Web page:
How to clean a compressor dehumidifier
If your dehumidifer isn’t working like it used to, there’s a very high chance that all it needs is a good clean inside, rather than taking it to the repair shop or buying a new one.
Months and years of dust will have accumulated between the cooling vents, restricting the dehumidifier’s ability to both draw air through the vents, and cool the air. The air filter, which in most cases is designed to be removed from the outside of the unit, only stops some of the dust.
Here’s an example of what your badly performing compressor dehumidifier might look like! This is real bad! Very little chance of a good performance with the encrusted dust.
This might be your problem!
And here’s a picture of the same dehumidifier, newly cleaned. The machine works well again, as the air can now circulate freely through the vents.
Looking good after cleaning!
Return to efficiency
After some cleaning, the good news is that this machine returned to its previous efficiency.
All you need to clean the inside of your dehumidifier is an old toothbrush, a soft paint brush and a hoover. The toothbrush will be used on the vents themselves, and the paint brush on other parts of the machine.
In some cases, if the design of your dehumidifier is such that you have to get close to the power area of the unit before getting to the vents (which is unlikely), I’d suggest not attempting to fix your dehumidifier. If, however, you feel confident with regards to electricity, check out this page how to discharge a capacitor safely.
First of all start with the obvious things, such as cleaning the filter, before opening the machine.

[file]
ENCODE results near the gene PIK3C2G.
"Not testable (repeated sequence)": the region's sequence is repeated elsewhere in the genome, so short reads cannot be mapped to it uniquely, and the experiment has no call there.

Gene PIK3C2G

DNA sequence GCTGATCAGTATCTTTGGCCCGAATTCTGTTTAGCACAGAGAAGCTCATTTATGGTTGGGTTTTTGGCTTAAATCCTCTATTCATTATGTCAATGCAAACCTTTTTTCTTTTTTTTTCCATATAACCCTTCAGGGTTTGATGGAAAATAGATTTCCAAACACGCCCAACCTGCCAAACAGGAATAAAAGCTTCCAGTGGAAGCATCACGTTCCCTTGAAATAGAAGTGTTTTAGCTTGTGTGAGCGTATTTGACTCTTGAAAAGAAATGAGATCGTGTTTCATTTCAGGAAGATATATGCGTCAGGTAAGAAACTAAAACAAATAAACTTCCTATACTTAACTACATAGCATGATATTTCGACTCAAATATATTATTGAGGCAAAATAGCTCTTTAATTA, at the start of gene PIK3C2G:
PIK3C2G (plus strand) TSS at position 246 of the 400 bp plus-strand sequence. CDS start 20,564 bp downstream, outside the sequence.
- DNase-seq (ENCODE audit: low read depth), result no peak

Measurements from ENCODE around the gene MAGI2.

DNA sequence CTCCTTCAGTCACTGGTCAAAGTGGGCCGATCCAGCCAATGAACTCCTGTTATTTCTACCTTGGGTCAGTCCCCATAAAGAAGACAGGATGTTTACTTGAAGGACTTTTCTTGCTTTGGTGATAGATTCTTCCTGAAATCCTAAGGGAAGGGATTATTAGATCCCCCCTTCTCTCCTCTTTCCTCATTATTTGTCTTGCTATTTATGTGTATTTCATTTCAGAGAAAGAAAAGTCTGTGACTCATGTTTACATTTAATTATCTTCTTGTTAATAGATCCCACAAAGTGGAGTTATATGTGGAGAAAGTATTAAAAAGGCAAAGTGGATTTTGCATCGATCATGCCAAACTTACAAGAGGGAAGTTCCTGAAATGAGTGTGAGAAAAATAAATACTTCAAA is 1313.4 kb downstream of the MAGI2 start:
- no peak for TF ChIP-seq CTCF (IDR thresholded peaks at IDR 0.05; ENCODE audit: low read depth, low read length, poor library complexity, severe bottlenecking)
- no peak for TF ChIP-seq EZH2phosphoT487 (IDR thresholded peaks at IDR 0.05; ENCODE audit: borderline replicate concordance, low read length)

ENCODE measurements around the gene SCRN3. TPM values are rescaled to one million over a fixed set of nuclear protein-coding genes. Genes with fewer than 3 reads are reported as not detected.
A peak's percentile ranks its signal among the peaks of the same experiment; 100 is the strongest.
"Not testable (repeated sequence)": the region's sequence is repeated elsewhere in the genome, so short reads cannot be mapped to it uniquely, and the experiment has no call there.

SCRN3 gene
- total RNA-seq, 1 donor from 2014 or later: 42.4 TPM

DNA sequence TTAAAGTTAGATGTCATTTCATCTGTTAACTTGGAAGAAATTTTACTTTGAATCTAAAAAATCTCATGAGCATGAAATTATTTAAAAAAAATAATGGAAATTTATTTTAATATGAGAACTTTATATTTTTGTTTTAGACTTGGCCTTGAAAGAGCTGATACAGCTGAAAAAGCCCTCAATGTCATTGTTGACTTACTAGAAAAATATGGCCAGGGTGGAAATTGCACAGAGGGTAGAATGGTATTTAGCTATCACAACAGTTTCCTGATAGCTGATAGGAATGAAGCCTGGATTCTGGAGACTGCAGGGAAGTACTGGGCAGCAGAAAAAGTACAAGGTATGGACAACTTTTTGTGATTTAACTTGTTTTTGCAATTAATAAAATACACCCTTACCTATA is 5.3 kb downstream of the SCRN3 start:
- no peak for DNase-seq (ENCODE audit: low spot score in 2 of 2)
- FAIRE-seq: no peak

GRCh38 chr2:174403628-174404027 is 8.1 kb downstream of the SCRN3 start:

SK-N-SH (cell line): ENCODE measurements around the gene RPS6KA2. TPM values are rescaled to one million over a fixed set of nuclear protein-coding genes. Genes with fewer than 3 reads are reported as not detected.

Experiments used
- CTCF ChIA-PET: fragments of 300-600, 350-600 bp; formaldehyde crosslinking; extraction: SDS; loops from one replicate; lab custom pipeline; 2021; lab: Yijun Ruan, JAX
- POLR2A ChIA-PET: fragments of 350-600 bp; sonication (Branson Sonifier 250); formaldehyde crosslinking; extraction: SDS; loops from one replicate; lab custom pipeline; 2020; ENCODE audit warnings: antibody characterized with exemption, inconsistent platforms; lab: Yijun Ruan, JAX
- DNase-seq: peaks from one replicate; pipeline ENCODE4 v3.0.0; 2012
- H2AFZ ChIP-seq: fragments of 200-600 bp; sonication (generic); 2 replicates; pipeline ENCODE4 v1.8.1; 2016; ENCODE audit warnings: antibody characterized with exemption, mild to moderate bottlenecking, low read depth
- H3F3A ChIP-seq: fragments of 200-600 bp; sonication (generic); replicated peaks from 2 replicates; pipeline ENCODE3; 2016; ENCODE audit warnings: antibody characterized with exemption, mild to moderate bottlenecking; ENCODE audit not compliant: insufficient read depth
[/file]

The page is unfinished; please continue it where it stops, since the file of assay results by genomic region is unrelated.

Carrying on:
Cleaning the filter
This is usually easily cleaned with a soft cloth, or by soaking the filter in water, washing it, then letting it dry.
If your machine then works well again, great! You won’t have to remove the outer casing. However, if this fails to improve the performance, then you’ll want to clean the vents on the inside of the machine, as well as the fan, which may not be rotating at its full potential.
How to clean the vents and inside the machine
First of all unplugyour machine.
Secondly, unscrew the outer casing. Sometimes these can be a bit fiddly and you need to have a good look at where the screws are located.
The vents at the front of the machine can accumulate dust that compacts itself over time, and needs a toothbrush to dislodge. Work in the same direction as the vents, making sure you don’t bend any of the vents. Vents that touch each other reduce the efficiency of the machine (once you’ve cleaned the vents, you may even went to gently prize back any touching vents). Working with the toothbrush, brush downward and hoover up as you go, making sure you don’t knock the vents with the end of the hoover attachment.
For other parts of the machine, for example the sides of the unit or the fan area, use a paint brush (long bristles preferably) and carefully work around all the nooks and crannies, dislodging as much of the grime as you can. Hoover as you go.
Be particularly careful when cleaning around the fan, as the the smooth mechanism musn’t be damaged as you clean. The fan blades will have accumulated a lot of dust (for example, see the photo below), as well as the axel. Just working gently with the pain brush should be ok, so don’t force anything. Again, hoover as you go.
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